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Chariot fitting—parasol spoke ornament, gaigong
Western Han dynasty (206 BCE–9 CE)
Gilt bronze
L. 12.8 cm; D. 1.3 cm
Excavated 1996, No. 2 Chariot, Shuangrushan, Changqing County
Collection of Changqing County Museum
(cat. #31)


As discussed previously, chariots with parasols or canopies are powerful symbols of wealth and rank. Rulers, nobles, princes, and high-ranking officials used these vehicles in life and in death, choosing to have their chariots, complete with lavish fittings and horses, interred in their tombs. The twenty-two gilt bronze caps that had been preserved in the royal tombs excavated at Shuangrushan were used to cover and to embellish the end of the spokes that supported the parasol (see appendix 1). All twenty-two are identical.

Each small cap was designed as a four-petaled flower; a circle, which rises in the center, is inhabited by a seated bear articulated in relief. The four petals have been positioned directly opposite each other, symbolically pointing north, south, east, and west, directions that are further emphasized by the pointed shape of each petal. The four cardinal directions plus the center position were fundamental to Chinese cosmology. Their role became more formalized by the end of the Han, when they were represented by fantastic and real animals—the Green Dragon of the East, the Red Bird of the South, the White Tiger of the West and the Black Warrior (Tortoise and Snake of the North)—as seen on the post-Han pottery tiles in the exhibition (cat. nos. 46–49). The interior of each petal is bifurcated by an incised line flanked on each side by a raised spiral. In contrast to the fantastic feline or leonine creatures depicted on the stand (cat. no. 10), chariot fitting or ejiao, (cat. no. 28), and the crossbow fitting (cat. no. 32), this animal resembles a sitting or squatting bear, with a long tapered snout, pointed ears, furry head, round belly, and large claws. Similar animals ornament bronze objects found in the tombs of Liu Sheng and Dou Wan at Mancheng, Hebei.[1]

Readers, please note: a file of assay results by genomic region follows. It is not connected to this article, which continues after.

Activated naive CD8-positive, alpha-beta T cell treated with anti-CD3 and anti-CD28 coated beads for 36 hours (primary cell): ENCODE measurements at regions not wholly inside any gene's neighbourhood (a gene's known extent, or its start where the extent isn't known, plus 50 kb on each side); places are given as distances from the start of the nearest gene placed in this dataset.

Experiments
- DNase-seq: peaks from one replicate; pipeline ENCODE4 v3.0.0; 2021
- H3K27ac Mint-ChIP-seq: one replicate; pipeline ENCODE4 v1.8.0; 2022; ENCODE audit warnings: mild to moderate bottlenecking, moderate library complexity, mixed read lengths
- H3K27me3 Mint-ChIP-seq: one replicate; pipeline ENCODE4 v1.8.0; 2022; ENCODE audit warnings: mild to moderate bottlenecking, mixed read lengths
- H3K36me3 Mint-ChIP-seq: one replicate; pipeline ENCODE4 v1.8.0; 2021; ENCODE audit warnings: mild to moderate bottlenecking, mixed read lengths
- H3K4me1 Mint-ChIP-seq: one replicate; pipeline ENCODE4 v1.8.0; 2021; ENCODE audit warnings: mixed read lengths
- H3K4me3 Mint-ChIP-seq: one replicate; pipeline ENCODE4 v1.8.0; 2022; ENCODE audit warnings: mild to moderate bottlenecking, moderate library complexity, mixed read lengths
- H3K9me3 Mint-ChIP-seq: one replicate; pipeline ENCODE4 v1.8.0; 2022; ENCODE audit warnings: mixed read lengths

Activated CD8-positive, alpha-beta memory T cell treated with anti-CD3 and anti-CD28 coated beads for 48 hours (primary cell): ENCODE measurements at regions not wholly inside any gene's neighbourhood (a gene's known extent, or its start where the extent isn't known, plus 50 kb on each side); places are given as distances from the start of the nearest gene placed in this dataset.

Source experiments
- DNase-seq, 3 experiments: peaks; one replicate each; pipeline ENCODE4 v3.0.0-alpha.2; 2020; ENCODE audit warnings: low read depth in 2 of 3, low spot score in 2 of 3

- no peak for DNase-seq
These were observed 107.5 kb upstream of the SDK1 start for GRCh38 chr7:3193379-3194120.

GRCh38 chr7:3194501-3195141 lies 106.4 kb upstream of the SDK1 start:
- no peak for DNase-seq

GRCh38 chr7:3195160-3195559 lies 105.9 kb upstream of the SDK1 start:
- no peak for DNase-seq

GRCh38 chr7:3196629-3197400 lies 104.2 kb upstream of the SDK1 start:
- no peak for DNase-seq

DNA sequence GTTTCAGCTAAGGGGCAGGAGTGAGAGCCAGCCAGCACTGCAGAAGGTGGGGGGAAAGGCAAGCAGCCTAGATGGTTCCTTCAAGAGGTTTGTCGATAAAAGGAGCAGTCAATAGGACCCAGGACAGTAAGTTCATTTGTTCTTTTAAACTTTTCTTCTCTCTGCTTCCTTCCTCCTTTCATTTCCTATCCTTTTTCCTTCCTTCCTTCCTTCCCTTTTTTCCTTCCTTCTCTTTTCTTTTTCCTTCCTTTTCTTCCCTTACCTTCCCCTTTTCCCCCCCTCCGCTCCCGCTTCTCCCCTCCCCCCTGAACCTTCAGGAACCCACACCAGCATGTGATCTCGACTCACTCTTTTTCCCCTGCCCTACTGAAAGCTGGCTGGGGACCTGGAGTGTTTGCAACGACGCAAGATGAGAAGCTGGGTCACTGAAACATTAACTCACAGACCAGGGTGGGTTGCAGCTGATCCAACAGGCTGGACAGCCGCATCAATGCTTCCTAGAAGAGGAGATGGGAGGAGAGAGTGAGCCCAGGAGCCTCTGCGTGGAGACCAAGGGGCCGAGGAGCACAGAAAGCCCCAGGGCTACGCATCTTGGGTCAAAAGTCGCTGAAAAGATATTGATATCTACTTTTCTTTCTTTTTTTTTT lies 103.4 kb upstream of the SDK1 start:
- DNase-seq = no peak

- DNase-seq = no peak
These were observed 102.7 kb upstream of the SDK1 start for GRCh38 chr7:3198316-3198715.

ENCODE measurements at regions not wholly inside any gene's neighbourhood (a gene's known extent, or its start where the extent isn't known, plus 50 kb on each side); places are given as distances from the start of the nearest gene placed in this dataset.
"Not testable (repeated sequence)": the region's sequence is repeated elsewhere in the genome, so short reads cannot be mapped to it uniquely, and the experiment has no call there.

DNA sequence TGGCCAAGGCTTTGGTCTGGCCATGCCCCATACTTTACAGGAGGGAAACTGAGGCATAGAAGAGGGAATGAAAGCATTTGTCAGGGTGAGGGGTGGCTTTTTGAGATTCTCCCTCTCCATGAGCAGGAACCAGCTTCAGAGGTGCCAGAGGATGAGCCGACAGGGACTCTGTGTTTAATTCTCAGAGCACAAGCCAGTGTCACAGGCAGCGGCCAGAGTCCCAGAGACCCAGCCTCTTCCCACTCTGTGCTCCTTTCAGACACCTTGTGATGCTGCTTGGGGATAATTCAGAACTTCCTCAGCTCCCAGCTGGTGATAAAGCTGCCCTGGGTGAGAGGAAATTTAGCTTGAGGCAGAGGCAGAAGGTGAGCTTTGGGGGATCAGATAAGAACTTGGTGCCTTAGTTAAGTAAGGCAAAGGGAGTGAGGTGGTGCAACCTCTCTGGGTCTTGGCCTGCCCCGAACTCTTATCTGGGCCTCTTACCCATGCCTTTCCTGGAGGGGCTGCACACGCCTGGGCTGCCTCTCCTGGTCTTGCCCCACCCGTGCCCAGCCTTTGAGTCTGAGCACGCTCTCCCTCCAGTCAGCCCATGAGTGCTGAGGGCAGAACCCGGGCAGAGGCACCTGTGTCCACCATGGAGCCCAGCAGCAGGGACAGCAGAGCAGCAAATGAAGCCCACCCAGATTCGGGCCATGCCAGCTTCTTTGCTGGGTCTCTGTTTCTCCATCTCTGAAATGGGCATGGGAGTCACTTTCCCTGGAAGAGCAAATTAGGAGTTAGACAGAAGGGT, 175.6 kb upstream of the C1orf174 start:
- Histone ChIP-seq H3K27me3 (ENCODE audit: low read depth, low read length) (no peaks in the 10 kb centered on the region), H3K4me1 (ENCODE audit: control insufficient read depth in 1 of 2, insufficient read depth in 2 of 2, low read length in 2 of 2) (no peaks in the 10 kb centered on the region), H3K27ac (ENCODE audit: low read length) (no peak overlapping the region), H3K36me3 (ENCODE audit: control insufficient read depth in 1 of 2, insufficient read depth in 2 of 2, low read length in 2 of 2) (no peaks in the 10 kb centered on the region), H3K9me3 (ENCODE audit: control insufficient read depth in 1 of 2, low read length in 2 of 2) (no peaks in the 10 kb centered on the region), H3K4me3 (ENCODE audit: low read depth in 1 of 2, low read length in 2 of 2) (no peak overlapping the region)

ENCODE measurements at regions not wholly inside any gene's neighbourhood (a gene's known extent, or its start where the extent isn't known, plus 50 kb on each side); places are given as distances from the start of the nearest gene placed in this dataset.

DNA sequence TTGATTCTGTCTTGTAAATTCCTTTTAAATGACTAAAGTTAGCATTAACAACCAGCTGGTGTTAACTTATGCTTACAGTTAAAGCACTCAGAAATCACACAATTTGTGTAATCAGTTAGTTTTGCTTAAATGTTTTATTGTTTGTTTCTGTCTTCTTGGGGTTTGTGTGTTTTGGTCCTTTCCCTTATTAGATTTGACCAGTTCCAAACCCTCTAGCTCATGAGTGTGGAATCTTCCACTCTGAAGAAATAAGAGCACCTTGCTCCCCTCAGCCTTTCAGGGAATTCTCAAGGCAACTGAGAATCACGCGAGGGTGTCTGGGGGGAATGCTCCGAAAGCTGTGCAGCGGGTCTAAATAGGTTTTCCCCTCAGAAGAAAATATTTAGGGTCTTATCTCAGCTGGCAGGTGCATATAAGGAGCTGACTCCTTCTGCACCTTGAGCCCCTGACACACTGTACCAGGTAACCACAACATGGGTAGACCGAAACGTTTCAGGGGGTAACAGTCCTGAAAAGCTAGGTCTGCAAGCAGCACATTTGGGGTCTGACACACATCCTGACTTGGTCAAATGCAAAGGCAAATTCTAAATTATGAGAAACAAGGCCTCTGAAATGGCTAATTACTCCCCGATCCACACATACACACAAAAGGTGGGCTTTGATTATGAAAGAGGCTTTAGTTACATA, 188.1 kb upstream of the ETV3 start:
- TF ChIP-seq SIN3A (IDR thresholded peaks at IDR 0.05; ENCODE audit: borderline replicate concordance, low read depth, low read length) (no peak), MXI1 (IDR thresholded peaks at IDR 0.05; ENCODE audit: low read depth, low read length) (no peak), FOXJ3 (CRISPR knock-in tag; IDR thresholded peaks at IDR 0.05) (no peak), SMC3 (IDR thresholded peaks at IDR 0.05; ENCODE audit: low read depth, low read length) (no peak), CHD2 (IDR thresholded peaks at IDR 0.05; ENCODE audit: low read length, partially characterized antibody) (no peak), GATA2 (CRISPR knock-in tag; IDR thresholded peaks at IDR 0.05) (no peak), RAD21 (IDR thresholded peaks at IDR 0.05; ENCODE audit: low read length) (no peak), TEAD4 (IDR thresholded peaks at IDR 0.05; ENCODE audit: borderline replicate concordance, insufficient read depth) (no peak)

all text & images © China Institute Gallery


1. Zhongguo shehui kexueyuan, Mancheng Hanmu fajue baogao, vol. 2, plate 233:5, 6.

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